A prehistoric site in Whittlesey has been named as one of the 100 sites which best represent history in England reports Petersboroough Today. Bronze age settlement Must Farm, which saw perfectly preserved 3,000 year-old round houses discovered in a clay pit, has been selected in the A History of England in 100 Places campaign.
The settlement had been destroyed by fire, and was named ‘Britain’s Pompeii’ after its discovery in 2016. Must Farm was chosen by Cambridge historian Mary Berry in the 10 places for Loss & Destruction category – alongside places including the Hillsborough football stadium, Whitby Abbey, Monument at Pudding Lane, where the great Fire of London started and The Mary Rose.
This is one of the greatest recent testimonies to the ability of archaeology to recover the lost past- and a past that we learn suffered its own catastrophes.
A podcast where Mary Beard discusses her selections is available by searching for ‘Irreplaceable: A History of England in 100 Places’ on iTunes.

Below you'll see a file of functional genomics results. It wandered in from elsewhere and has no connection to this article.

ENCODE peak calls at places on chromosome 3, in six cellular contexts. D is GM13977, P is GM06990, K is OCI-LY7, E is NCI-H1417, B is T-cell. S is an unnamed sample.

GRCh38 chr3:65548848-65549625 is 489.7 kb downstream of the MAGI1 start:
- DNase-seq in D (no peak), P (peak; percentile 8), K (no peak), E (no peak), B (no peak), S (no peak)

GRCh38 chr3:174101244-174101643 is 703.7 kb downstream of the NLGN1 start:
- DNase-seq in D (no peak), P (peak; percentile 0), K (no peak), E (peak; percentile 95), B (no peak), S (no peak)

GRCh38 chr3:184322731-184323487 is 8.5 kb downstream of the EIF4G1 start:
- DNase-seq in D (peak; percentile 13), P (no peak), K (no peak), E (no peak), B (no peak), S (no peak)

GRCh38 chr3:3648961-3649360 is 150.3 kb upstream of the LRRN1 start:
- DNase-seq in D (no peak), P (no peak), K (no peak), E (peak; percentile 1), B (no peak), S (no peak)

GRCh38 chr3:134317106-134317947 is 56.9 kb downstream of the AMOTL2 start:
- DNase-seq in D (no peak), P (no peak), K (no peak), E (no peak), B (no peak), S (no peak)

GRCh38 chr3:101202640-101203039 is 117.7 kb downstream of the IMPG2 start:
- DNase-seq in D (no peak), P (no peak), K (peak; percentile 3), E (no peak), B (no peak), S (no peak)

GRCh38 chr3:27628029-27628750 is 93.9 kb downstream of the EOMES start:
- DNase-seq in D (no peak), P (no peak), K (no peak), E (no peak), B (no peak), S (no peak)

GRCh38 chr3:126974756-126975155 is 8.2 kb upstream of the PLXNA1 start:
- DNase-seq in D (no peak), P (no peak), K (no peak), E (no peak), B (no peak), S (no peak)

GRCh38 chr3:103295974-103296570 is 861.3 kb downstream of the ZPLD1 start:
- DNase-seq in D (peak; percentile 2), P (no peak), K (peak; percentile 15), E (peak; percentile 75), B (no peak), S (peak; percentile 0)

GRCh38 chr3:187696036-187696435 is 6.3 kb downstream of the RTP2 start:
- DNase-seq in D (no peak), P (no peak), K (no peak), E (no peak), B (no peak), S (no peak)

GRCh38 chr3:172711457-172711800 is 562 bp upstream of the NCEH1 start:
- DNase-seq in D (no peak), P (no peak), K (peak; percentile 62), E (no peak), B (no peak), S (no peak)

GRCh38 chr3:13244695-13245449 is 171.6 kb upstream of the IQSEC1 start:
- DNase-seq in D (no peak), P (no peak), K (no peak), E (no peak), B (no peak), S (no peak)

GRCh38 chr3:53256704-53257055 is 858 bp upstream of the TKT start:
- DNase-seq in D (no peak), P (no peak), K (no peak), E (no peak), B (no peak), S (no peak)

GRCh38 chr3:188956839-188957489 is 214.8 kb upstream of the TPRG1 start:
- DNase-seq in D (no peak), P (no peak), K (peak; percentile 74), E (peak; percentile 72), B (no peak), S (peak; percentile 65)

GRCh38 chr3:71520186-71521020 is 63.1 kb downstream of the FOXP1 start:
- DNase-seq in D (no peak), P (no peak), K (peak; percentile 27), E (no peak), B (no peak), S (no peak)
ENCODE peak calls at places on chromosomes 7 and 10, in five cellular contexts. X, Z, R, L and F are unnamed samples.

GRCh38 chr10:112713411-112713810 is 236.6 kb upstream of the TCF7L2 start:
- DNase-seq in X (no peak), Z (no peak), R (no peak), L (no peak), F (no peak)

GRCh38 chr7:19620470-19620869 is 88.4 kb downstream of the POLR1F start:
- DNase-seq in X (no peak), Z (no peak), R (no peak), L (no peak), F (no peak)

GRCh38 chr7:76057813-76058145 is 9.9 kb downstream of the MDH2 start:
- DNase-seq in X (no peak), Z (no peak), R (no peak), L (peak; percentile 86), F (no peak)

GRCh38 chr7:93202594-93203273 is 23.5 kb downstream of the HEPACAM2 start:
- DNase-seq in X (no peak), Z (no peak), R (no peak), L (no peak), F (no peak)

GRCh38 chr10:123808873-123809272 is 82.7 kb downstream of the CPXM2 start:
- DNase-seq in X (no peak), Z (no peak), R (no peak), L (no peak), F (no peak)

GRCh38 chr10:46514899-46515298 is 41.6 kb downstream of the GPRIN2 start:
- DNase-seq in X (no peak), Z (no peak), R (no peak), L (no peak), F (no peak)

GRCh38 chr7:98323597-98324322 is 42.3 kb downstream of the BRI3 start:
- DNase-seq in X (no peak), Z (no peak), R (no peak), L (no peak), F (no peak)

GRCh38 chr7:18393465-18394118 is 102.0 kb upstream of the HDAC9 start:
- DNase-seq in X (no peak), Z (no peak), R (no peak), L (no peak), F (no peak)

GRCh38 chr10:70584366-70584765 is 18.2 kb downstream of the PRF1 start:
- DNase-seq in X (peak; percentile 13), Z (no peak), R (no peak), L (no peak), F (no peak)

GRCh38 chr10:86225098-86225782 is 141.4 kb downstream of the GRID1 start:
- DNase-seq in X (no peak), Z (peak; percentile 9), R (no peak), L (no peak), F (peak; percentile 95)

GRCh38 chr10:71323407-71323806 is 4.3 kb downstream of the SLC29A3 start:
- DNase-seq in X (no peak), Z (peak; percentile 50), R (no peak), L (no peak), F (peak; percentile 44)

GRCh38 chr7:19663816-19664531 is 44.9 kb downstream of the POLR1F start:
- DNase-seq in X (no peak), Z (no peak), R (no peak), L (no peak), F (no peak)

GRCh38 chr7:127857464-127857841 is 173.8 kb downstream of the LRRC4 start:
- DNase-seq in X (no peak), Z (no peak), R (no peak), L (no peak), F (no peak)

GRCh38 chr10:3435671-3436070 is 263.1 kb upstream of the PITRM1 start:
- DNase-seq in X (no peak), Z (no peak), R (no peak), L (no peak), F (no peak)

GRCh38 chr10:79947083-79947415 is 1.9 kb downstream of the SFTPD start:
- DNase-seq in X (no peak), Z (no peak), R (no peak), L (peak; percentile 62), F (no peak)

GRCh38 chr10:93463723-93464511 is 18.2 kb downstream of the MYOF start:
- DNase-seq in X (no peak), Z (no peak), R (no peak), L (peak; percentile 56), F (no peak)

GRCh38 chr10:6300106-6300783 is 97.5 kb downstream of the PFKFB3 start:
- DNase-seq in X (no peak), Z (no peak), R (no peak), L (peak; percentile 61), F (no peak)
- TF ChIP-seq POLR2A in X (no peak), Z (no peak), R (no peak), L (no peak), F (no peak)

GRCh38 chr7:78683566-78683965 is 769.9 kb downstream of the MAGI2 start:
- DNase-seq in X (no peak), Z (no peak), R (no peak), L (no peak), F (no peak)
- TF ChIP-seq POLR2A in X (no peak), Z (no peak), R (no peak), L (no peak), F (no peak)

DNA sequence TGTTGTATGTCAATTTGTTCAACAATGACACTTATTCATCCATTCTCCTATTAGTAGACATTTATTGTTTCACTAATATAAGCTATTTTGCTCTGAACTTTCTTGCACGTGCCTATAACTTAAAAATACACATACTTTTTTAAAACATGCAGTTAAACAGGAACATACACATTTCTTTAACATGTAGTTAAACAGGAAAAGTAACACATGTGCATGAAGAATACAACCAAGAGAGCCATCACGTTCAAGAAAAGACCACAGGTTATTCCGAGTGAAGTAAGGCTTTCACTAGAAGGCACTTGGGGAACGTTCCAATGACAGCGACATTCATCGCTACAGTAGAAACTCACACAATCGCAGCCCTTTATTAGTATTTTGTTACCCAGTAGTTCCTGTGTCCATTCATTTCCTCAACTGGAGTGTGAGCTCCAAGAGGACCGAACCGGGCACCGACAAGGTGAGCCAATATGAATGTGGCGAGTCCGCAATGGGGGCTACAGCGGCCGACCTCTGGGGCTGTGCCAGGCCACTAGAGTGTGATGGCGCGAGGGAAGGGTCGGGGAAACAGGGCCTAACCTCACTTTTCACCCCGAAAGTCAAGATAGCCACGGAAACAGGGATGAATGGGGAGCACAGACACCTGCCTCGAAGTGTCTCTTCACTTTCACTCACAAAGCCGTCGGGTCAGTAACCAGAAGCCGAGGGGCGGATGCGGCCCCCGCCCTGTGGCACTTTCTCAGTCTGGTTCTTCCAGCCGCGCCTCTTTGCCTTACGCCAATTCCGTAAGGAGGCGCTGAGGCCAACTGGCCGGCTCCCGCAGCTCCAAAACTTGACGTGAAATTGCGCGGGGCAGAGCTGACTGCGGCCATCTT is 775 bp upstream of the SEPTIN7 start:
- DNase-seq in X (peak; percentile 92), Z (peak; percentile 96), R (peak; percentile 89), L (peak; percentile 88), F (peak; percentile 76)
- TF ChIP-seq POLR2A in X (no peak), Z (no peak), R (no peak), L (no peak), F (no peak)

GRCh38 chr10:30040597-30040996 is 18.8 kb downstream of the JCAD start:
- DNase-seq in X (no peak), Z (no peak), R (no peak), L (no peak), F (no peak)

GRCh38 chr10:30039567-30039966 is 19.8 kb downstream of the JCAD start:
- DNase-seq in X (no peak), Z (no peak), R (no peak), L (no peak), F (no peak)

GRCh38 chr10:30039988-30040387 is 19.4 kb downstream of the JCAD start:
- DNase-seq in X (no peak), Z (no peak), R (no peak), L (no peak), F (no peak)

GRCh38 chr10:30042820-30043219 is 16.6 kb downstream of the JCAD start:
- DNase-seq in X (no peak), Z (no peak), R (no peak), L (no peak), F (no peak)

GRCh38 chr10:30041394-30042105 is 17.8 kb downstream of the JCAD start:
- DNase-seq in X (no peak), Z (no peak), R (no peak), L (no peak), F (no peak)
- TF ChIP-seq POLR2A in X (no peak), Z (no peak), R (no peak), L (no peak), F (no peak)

Rare Stilt houses found at Must Farm
Large circular wooden houses built on stilts collapsed in a dramatic fire 3,000 years ago and plunged into a river, preserving their contents in astonishing detail. Archaeologists say the excavations have revealed the best-preserved Bronze Age dwellings ever found in Britain.
Archaeologists have revealed exceptionally well-preserved Bronze Age dwellings during an excavation at Must Farm quarry in the East Anglian fens that is providing an extraordinary insight into domestic life 3,000 years ago. The settlement, dating to the end of the Bronze Age (1200-800 BC), would have been home to several families who lived in a number of wooden houses on stilts above water.
The settlement was destroyed by fire that caused the dwellings to collapse into the river, preserving the contents in situ. The result is an extraordinary time capsule containing exceptional textiles made from plant fibres such as lime tree bark, rare small cups, bowls and jars complete with past meals still inside. Also found are exotic glass beads forming part of an elaborate necklace, hinting at a sophistication not usually associated with the British Bronze Age.
The exposed structures are believed to be the best-preserved Bronze Age dwellings ever found in Britain and the finds, taken together, provide a fuller picture of prehistoric life than we have ever had before.